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#26 Foods That Help You Sleep

We all know a large turkey dinner makes us sleepy. You may have also heard a glass of warm milk before bed helps us get to dreamland.  It turns out it isn’t just an old wives’ tale.  In fact, many foods contain natural sleep aids.

Help getting to sleep is just what people with neuropathy need.  Often, painful burning feet is enough to keep us awake all night long.  A couple of things to avoid are sugar and alcohol, they are contributors to the inflammation that surely cause the nighttime flair up of neuropathy symptoms.  So what foods do naturally aid with sleep?

graphic of a live turkey wearing a pilgrim hat and holding a sign that says: happy thanksgiving
Does turkey make you feel tired?
Image Source: CNA

What’s the magic ingredient?

We’ve heard it’s the tryptophan in turkey and milk, or any dairy, that brings on the post-dinner zen, right? It’s a misconception though that tryptophan makes you sleepy, the tryptophan does however act as a precursor to the hormone melatonin, the body’s own natural sleep hormone. Your body needs time before bed to make the conversion, this means eating early is better for sleep. Tryptophan is also found in chicken, lean beef, leafy greens, beans, walnuts, peanuts and by association peanut butter.  If you’re a hunter you should know that elk meat has twice as much tryptophan as turkey.  That should make for a short evening before bed.

So why are we so sleepy after the big Thanksgiving dinner? It’s because your body needs its energy to digest all that food you’ve consumed!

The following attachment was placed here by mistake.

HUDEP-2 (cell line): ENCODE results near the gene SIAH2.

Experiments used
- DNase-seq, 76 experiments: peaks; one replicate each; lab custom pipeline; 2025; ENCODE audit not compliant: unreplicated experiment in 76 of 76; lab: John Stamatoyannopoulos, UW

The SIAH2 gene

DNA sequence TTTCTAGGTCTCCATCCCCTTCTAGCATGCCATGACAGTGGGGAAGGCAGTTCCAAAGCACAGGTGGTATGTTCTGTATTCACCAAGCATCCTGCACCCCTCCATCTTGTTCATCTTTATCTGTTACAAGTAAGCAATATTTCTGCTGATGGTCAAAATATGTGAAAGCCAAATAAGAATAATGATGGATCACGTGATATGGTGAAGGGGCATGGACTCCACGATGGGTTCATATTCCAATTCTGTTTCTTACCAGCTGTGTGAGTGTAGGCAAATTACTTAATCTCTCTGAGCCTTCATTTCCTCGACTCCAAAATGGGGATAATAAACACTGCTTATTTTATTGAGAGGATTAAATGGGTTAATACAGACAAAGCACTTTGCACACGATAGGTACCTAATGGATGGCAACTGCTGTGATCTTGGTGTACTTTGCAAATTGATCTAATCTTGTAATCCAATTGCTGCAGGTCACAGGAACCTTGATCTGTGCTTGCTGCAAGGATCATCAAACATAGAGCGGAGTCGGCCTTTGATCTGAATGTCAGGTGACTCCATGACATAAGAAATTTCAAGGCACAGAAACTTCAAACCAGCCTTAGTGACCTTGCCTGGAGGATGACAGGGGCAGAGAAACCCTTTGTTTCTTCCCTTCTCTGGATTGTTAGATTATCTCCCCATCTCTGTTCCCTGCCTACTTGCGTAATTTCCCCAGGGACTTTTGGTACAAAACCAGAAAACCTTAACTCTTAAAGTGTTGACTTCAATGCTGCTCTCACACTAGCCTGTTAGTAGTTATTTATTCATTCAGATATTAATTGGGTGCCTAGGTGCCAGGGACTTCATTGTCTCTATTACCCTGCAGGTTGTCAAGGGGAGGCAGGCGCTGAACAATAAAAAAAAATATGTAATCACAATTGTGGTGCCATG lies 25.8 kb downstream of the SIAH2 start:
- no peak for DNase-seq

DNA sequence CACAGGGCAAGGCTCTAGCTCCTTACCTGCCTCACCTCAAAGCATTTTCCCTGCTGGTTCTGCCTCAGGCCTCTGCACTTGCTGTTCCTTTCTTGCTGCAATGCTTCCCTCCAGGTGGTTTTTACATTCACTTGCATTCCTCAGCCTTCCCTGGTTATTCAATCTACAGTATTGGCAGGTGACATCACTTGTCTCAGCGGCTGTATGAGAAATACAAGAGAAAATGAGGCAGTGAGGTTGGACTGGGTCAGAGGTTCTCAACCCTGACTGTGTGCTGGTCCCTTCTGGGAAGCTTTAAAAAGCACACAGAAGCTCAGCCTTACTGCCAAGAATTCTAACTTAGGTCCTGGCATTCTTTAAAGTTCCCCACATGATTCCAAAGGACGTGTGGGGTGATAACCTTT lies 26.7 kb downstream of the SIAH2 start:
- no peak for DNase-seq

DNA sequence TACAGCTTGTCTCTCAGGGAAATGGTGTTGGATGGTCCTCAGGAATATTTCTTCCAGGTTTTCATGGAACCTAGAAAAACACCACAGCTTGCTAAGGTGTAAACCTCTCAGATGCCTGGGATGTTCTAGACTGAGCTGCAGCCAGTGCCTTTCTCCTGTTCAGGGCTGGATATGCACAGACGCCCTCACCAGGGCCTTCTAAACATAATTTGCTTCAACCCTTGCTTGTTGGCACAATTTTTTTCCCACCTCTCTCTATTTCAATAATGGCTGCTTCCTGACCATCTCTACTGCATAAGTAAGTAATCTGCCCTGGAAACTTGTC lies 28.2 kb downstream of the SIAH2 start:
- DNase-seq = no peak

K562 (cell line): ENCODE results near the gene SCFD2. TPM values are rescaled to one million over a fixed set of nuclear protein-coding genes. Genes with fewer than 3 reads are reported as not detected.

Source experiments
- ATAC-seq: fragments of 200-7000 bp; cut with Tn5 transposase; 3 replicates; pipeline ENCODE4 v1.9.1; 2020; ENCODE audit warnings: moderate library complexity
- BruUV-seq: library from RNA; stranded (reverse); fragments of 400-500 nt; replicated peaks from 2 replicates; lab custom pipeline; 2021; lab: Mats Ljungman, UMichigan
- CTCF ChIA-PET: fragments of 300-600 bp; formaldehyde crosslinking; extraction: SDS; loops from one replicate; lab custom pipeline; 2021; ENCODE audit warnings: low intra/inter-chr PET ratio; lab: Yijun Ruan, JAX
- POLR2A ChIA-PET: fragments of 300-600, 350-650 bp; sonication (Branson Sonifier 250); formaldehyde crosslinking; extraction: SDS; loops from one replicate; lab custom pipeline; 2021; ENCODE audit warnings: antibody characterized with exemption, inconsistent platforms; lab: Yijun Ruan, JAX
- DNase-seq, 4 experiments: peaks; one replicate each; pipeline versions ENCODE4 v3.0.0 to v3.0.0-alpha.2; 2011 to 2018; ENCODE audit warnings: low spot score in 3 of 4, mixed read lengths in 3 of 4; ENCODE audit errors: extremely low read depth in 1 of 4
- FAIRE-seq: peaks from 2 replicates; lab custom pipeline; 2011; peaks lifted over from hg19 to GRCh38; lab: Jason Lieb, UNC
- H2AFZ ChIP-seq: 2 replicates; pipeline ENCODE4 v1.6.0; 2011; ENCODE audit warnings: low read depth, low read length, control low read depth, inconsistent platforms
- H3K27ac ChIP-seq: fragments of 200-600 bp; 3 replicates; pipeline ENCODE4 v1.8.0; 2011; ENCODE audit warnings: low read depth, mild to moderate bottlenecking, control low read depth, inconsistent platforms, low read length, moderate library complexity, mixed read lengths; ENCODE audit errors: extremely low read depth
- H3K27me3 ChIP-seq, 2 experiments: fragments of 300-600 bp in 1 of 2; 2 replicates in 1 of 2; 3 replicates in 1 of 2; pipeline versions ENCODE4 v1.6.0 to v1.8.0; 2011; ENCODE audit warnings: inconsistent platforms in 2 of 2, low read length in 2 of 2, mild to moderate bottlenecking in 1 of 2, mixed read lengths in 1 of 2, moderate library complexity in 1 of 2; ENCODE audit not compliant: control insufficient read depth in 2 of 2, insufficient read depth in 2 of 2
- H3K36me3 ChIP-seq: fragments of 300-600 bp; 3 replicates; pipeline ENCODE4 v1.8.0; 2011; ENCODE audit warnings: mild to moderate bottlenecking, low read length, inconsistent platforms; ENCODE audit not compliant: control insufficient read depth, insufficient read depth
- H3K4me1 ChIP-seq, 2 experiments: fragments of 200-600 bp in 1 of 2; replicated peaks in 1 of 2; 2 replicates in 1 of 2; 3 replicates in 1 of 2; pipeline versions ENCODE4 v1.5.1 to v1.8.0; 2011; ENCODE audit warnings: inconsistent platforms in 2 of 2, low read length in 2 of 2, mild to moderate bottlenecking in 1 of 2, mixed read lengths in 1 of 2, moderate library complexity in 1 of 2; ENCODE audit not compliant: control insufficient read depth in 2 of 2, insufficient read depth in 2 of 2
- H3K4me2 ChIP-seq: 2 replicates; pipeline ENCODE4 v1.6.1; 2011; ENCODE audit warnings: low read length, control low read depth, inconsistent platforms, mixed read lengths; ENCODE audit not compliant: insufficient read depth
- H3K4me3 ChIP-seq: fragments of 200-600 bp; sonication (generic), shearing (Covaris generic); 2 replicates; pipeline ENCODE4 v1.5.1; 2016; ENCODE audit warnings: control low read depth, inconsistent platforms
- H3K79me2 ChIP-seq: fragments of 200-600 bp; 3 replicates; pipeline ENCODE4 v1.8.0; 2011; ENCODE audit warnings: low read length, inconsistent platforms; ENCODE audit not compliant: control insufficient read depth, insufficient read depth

Other sleep-inducing foods

Other sleep inducing foods include bananas, seafoods such as salmon and tuna, chick peas, also known as garbanzo beans, lentils, lettuce, dark cherries and almonds.  Then there are the teas chamomile, lemon balm, green and passion fruit teas.

It’s the potassium and magnesium in bananas and lentils that acts as muscle relaxants.  Seafoods, chickpeas and dark cherry juice contain vitamin B6 which also stimulate melatonin.  Lettuce contains lactucarium which has sedative properties. Chamomile and green teas have theanine, which is good for relaxation, but is not really a sedative. Finally, lemon balm tea contains terpenes which is thought to augment GABA, a neurotransmitter with a calming effect.

The ultimate sleep-promoting meal

If you’re looking for ultimate meal to help you sleep how about starting with a bowl of lentil soup. Moving on to a main course of elk or salmon with a spinach side salad that is topped with almonds, peanuts or walnuts and add in a side dish containing of beans including chick peas. Wash it all down with carbonated water mixed with dark cherry juice.  For dessert have a bananas and vanilla yogurt parfait.

Four Foods: spinach salad topped with walnuts, an elk steak, sparkling water with cherry juice, bananas and yougurt Image Source: CNA
Foods with vitamin B6, magnesium and tryptophan help you get to sleep.  Image Source: CNA

Finally, top it off with green or lemon balm tea.  With any luck, you’ll be sleeping like a baby.

Related CNA Resources:

#1 Manage Sugar, #2 Manage Salt, #3 Check Caffeine Intake#4 Limit Alcohol, #5 Cut Out Artificial Sweeteners, #14 Fight Pain with Magnesium and #21 Healthy Eating For Those With Neuropathic Pain 

We can't do it alone.

Food for thought...


  1. http://www.activebeat.com/your-health/children/10-foods-to-help-children-fall-and-stay-asleep/
  2. https://examine.com/supplements/theanine/
  3. https://www.rd.com/health/wellness/foods-that-help-you-sleep/

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